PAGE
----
Dysfunctional Families and Reverse Parenting

Dysfunctional Families and Reverse Parenting

Dysfunctional Families and Reverse Parenting

When the Child Becomes the Caretaker

In some families, one or both parents are too stressed, immature or ill to be the calming and effective parents that the children truly need.   

In order to feel secure, children need to experience their parents as big people so that they can be freed up to be the small people they really are.  But not all children are fortunate to have this deserved experience. Some find themselves in chaotic and stressful situations where the parents(s) are not able to manage their own emotions maturely and effectively.  For some children, the only way to get some sort of sanity and control over their out of control family environment is to become the responsible or placating child (or both).

The responsible child had to get older before his or her time.  

This child takes care of younger siblings and may even cook meals that the parent should be doing but is not.  The placating child talks to the mother or father and tries to soothe them. This child may be affectionate with the parent, holding her or caressing her and keeping a watchful eye on her.  The problem with this kind of attention and affection is that the child is doing it to keep her world in control. She has sacrificed her childhood right to be carefree and exploratory of her environment in order to prop up her depressed or anxious parent.  The same is true for the child who is taking care of the siblings, meals, and household. This is a far too heavy burden for these children who may hide their own anxiety because they are too busy taking care of people who should be taking care of them.

This reverse parenting can become a lifelong burden that lasts long after their “pseudo-childhood” has ended.

This (now) adult will have a habit of sacrificing his or her own needs and may attract a partner or friends that are needy and need rescuing in some way.  This person has learned well to ignore his or her own feelings and needs and actually manages his or her own feelings by hyper-focusing on the needs of others.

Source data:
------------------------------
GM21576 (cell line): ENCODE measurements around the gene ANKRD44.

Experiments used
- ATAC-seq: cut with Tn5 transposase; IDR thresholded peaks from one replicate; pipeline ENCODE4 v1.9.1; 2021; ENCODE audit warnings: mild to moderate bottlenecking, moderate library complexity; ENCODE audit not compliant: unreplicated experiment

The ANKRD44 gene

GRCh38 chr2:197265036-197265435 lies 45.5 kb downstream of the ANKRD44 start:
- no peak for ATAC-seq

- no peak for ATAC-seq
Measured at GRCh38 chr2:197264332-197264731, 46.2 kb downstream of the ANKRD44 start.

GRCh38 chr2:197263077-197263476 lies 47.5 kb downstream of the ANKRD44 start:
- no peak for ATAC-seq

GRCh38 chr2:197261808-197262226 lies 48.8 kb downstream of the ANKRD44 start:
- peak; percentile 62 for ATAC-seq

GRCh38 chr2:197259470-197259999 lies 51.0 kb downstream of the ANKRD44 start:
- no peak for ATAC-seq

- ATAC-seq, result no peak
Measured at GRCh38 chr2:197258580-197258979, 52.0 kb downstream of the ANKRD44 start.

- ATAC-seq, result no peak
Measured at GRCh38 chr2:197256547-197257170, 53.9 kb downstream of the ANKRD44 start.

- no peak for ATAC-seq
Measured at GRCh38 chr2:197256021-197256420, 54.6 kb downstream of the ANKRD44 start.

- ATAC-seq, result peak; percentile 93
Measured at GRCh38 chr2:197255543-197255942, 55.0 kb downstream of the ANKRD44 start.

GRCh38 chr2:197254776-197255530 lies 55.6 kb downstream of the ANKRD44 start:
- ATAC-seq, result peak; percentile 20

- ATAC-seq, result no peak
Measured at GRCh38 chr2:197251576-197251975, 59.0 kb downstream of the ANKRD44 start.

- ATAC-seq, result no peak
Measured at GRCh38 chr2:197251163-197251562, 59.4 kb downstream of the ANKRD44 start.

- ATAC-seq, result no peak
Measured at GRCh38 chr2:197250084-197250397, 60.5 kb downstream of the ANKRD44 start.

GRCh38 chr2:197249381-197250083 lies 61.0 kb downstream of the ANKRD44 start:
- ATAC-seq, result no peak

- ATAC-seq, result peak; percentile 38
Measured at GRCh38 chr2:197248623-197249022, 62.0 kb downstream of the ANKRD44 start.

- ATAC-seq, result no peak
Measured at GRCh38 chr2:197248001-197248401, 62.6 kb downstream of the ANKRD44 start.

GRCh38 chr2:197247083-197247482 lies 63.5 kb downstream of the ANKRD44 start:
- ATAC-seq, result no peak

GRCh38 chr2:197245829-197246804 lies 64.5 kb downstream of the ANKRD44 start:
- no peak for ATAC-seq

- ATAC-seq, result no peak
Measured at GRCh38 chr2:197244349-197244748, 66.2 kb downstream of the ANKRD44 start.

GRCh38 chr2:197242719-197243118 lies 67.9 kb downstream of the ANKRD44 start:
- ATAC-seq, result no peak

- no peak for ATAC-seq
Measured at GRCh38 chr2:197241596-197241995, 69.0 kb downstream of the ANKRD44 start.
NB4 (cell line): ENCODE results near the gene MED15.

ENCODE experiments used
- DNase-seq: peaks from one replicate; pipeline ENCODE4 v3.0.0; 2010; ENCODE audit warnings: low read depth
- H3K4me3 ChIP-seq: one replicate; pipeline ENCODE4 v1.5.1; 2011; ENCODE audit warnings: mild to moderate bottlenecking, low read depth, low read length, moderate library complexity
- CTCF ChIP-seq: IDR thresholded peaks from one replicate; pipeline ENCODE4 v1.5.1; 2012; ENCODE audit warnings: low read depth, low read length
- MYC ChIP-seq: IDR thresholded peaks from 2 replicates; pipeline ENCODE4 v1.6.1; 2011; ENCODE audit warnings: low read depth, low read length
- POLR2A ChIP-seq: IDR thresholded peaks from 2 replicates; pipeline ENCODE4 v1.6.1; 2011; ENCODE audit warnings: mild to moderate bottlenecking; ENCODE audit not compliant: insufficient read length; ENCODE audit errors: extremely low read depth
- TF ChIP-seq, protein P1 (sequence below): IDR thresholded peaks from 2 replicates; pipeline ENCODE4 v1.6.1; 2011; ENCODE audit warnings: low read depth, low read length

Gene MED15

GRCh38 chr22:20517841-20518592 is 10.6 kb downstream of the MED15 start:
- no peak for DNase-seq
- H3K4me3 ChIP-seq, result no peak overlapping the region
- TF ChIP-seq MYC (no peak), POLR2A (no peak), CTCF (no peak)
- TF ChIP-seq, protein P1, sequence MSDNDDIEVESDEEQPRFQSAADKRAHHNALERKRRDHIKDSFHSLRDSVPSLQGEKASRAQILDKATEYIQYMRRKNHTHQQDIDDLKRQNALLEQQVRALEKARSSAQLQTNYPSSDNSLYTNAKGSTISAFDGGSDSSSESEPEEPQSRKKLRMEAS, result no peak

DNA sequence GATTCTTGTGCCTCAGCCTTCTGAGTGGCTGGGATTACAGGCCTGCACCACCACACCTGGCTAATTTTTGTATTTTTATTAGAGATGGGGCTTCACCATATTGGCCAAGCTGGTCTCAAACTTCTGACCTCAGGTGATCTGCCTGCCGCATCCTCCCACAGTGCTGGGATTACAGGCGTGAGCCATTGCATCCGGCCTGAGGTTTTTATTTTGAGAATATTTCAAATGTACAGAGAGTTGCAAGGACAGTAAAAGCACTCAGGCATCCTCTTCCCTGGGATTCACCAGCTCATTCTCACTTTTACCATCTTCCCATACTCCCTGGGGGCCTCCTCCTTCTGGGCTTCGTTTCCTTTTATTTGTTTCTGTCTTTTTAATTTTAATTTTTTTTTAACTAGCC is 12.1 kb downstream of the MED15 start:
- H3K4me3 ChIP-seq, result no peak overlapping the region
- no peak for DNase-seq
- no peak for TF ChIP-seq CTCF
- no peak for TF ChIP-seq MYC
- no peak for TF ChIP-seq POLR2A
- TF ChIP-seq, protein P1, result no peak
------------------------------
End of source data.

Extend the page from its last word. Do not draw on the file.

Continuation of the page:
The good news is that this person can learn to access that carefree, young, childlike part that got left behind.  

I have helped many individuals reclaim these lost parts.  I see seven steps to recovering this childhood part and living from it (at least some of the time).

7  Ways to Handle Dysfunctional Families and Reverse Parenting

  1. Track your childhood patterns and become more aware of this reverse parenting.
  2. Let go of any blame that you have for yourself that you could not “fix” your parent because it never was possible anyway.  It was an impossible job.
  3. Forgive yourself for making this adaptation.  That was the best you could do at the time and actually was a creative way to survive the dysfunction in your family.
  4. Notice how you may be recreating that role in your current relationships.
  5. In incremental steps, experiment with being “young and playful.”  Look for role models and imitate them doing it your way of course.  I often recommend skipping, dancing, singing happy songs, blowing bubbles, etc.
  6. Let the people in your life know what you are doing and ask for their support as you reclaim your childlike part.  Those that needed you to be in the limited responsible/placater role may eventually drop out of your life. My experience has been that some of those people change for the better, as you become more of your true self.
  7. Keep practicing expressing these playful, fun parts of you until they start to feel more normal.  It may take a while. Then, of course, continue to be more of the full-bodied multidimensional person you were destined to be.

Did you grow up stuck in a pattern of dysfunctional families and reverse parenting? I can help you change…

Some of these changes are difficult to navigate on your own.  

I will help get out of the pattern of pattern of dysfunctional families and reverse parenting and guide you along the path to yourself.  I work virtually as well as in person. I wish you ever-increasing joy in your growth.

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